Did you live in a high flat in Glasgow in the 1960s and 1970s? Where did you play?
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Source: Playground at Hutchesontown, 1960s, University of Glasgow Archive, DC 127 Homes in High Flats collection
If, as discussed in Part 1, Le Corbusier did not influence architects, construction companies and City Corporations/Councils to incorporate child-centred facilities in to high rise housing in the UK, the question is what provisions were made and where did children play?
Well, inside the blocks there were few facilities, if any at all, provided for children’s play when the flats were first constructed. So if it was rainy children played in the halls, lifts and entrance halls. This was obviously noisy and many neighbours didn’t like it, not to mention the caretakers.
In his critique of the Spence blocks at Queen Elizabeth Square in Architectual Review (November 1967), Nicholas Taylor states that ‘there can be few signs meaner or more pathetic than children of four or five finding what room they can in the upper lift halls as a playground’ (p. 348).
Although I’ve heard from former residents that they loved playing in the halls at Queen Elizabeth Square where the kids held their own art exhibitions and concerts – with some floors being more welcoming than others.
Source: Queen Elizabeth Square, University of Glasgow Archive, DC 127 Homes in High Flats collection
Source: Still from ‘High Rise and Fall’ a 1993 documentary on the demolition of Queen Elizabeth Square – http://dirtymodernscoundrel.blogspot.co.uk/2015/07/rip-queen-elizabeth-square.html
Children also played on the balconies or verandahs but some mums worried about how safe this was. In Queen Elizabeth Square, I’ve been told that kids used to sit up (or even walk along) on the concrete wall of the verandah as there was a wee ledge. However as Part 1 showed, the balconies at Queen Elizabeth Square were big enough for riding bikes, playing football and all sorts of other games. Some people even had wee huts for the kids to play in.
Later, in the late 1960s and 1970s, as it became increasingly clear that local authorities were not going to provide facilities, or didn’t have the money or resources, attempts were made by groups of mothers, sometimes with the help of the PreSchool Playgroups Association, to use community rooms in high rise blocks for play groups for the under fives. Pearl Jephcott and her research team also tried to help some young mothers in Royston to establish a play group in Charles Street High Flats which was eventually taken over by the Save the Children Fund. I’ve also been told about community run facilities for children and young people in high rise blocks.
See Castlemilk History’s photos of the Bogany mum’s and toddlers dressed up for the Castlemilk Fair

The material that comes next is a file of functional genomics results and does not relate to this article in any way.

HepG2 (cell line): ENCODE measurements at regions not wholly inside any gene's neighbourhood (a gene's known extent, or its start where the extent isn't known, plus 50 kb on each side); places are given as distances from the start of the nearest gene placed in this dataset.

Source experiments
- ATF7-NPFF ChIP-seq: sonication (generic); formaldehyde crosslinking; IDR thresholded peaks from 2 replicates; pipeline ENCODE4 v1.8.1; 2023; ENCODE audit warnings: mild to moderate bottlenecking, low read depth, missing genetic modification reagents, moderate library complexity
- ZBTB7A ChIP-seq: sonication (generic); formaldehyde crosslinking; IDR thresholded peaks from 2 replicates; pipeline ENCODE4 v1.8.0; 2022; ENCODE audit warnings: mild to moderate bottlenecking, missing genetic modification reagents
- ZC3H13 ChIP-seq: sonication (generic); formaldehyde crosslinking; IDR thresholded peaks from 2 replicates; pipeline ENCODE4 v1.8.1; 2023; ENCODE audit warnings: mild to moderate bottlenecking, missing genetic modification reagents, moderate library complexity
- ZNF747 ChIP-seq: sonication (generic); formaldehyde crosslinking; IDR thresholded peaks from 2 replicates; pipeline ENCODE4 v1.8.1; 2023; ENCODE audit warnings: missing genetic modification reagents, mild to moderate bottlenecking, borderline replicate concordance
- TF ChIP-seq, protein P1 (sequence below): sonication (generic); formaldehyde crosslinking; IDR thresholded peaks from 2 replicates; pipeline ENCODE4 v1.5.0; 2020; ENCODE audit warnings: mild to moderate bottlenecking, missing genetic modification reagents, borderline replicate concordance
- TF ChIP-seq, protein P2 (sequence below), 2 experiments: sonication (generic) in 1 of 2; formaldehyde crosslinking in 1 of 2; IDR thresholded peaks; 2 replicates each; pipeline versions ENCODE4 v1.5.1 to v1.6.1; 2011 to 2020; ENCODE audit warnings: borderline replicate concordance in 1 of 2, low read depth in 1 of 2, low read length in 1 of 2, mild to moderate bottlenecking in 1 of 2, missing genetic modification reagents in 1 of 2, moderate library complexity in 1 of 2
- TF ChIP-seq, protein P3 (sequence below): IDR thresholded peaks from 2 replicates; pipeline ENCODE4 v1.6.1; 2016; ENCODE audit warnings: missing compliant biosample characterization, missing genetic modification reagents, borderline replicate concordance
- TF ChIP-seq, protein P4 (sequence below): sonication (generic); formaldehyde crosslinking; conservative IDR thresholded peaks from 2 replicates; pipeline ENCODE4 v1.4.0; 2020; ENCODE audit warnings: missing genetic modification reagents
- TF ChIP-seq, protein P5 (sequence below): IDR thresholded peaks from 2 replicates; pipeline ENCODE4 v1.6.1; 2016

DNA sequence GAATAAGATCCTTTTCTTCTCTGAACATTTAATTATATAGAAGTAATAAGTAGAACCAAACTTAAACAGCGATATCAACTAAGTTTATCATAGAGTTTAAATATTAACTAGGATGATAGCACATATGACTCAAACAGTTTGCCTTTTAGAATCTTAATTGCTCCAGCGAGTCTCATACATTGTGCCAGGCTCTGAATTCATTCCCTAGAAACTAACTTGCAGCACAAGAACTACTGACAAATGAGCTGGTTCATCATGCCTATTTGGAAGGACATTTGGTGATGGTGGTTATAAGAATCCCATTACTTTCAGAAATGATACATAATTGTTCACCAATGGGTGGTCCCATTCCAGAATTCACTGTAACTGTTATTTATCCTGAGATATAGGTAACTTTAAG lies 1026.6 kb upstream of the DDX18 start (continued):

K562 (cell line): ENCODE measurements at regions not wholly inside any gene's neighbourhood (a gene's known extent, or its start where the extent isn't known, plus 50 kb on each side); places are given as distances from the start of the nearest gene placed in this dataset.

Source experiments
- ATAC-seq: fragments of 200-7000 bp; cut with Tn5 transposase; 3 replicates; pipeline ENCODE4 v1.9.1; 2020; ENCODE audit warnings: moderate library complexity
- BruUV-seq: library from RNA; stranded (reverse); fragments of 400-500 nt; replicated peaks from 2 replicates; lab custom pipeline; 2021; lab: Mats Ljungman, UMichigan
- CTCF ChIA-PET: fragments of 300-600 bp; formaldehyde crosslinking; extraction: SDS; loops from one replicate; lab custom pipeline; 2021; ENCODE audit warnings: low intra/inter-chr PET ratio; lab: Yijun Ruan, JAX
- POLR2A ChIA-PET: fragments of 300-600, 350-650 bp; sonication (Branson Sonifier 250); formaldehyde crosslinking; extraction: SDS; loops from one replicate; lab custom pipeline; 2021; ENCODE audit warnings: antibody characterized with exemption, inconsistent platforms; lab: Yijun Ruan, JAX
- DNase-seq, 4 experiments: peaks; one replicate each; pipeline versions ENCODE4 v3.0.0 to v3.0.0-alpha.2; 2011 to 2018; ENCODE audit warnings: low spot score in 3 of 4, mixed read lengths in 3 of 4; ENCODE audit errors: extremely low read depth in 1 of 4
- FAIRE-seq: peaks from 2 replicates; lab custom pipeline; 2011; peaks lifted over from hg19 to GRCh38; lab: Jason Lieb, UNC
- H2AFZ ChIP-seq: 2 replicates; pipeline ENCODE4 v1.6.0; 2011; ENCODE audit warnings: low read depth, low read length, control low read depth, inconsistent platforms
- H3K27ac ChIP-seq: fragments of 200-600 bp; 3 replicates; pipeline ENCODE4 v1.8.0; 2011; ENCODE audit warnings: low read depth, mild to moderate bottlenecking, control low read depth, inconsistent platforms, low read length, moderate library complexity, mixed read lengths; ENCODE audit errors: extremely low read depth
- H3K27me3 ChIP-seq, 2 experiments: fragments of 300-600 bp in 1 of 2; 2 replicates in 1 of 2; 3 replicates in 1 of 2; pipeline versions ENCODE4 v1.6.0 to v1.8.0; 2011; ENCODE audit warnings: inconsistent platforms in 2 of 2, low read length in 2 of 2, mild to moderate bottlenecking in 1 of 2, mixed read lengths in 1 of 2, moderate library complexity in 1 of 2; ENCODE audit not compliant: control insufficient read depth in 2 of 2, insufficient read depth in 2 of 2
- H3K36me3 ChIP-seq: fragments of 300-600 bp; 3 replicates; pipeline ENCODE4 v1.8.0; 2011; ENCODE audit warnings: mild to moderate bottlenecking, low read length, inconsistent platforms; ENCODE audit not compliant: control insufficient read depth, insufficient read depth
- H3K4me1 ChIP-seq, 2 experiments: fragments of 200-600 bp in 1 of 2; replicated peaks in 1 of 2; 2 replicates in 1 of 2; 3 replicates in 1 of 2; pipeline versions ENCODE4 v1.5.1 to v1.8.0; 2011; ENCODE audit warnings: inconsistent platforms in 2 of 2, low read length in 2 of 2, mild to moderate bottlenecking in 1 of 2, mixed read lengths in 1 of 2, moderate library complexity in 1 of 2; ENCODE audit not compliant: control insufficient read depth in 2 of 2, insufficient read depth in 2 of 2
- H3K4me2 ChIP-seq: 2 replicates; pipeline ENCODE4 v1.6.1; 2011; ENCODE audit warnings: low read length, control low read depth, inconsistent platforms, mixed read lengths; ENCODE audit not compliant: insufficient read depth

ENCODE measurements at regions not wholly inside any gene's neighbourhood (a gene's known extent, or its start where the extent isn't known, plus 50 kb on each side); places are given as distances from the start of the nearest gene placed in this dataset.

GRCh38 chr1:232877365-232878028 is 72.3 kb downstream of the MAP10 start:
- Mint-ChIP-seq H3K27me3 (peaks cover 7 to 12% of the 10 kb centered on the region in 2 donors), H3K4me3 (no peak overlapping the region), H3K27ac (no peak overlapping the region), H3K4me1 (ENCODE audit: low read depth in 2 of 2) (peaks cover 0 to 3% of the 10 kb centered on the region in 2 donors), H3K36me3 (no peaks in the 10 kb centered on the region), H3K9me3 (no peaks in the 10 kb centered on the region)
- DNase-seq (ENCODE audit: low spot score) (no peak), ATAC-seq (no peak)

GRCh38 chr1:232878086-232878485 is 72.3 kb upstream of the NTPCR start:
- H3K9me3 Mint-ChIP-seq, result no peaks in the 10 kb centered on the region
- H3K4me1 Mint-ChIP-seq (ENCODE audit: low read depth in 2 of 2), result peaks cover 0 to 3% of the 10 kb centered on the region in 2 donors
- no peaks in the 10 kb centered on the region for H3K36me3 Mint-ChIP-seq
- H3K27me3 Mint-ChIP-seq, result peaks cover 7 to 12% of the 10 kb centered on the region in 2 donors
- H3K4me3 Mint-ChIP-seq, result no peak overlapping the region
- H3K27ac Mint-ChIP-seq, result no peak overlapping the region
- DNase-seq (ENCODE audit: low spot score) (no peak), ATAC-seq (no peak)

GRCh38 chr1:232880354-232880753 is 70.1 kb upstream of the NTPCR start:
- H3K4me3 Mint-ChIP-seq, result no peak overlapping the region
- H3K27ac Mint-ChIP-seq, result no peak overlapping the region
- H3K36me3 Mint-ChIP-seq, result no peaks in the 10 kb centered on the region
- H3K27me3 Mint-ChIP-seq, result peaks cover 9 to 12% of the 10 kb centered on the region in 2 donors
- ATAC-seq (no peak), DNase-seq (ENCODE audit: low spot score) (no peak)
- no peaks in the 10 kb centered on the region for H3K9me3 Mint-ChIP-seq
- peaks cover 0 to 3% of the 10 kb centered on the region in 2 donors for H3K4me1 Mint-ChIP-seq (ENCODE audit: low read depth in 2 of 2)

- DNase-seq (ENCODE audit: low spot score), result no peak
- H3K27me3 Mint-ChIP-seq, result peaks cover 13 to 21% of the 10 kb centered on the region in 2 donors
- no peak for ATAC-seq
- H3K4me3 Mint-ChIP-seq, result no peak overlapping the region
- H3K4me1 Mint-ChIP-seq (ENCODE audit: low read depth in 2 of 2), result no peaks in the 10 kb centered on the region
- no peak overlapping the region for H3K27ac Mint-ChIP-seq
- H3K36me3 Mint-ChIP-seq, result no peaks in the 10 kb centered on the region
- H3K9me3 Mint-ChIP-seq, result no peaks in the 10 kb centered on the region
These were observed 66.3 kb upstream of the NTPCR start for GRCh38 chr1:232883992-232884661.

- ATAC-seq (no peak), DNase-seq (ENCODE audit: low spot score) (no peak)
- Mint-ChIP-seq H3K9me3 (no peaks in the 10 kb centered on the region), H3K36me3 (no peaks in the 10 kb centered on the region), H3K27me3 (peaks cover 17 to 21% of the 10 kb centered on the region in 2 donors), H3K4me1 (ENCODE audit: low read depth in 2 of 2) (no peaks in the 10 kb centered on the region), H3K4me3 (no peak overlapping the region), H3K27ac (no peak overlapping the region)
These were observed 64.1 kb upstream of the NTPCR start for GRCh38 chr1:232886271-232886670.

What about outdoor facilities?
During post-war reconstruction there was a renewed emphasis on the need for children to have designated space within the city that was theirs. The role of the child in the city was changing. Streets were no longer considered a safe place to play. The solution was specially designed play grounds to cater for children of different ages. Here children could avoid traffic. As car ownership grew in the postwar years so too did road traffic accidents and incidence of injury and fatalities.
However, not all of these playgrounds were simply swings, chutes and roundabouts like this one:
Source: Playground at Hutchesontown D, 1960s, University of Glasgow Archive, DC 127 Homes in High Flats collection
It would appear that perhaps Le Corbusier’s ‘New Brutalist’ aesthetic influenced the design of playgrounds built in post war housing estates in the UK.
In Glasgow many of the post-war playgrounds included ‘architectural’ concrete stepping stones (more accurately attributed to Aldo van Eyck), tunnels and metal climbing frames (perhaps the latter is not entirely brutalist?)
Here’s some photographs I took recently at the high flats at Broomhill. It looks like the play spaces haven’t changed much since construction in the mid 1960s:
Similar styles of playground could be found in the Gorbals and elsewhere. The playground in the following photo was referred to by the kids that played in it as ‘the jumps’ and it is well remembered by those that played there.
Source: Hutchesontown, May 1958 ©Virtual Mitchell
As discussed in Part 1, children could also play around the bl
The Gorbals also had an Adventure Playground. Adventure or ‘Junk’ Playgrounds were first established after the Second World War, often on bombed sites in inner cities. The movement began in Denmark, and Lady Marjorie Allen is credited with bringing adventure playgrounds to the UK when she established the first in London.
Source: ‘St John’s Wood Adventure Playground, London’, Lady Allen of Hurtwood, Planning for Play (London: Thames and Hudson, 1968), p. 60. © John Drysdale, Camera Press Ltd, London
Source: ‘Notting Hill Adventure Playground, London’, Lady Allen of Hurtwood, Planning for Play (London: Thames and Hudson, 1968), p. 64. © Colin Westwood, FIIP, FRPS
The principles were to let children do what they wanted. They could built huts from wood, could dig in the dirt, play whatever games they liked. There was a play leader but he/she did not guide activity, but supported the play activities of the children. Colin Ward was also a proponent of Adventure Playgrounds as illustrated in this issue of Anarchy
The ‘Vennie’ in the Gorbals (affectionately remembered on facebook) was run by folk singer Matt McGinn, who said:
‘My job here is not to tell the kids to do this or do that, but to be there if they want help. Another important, if unofficial job, is to give them lights for their fags’
Source: ‘Venny kids had a swinging time’, Evening Times, 26 June 2014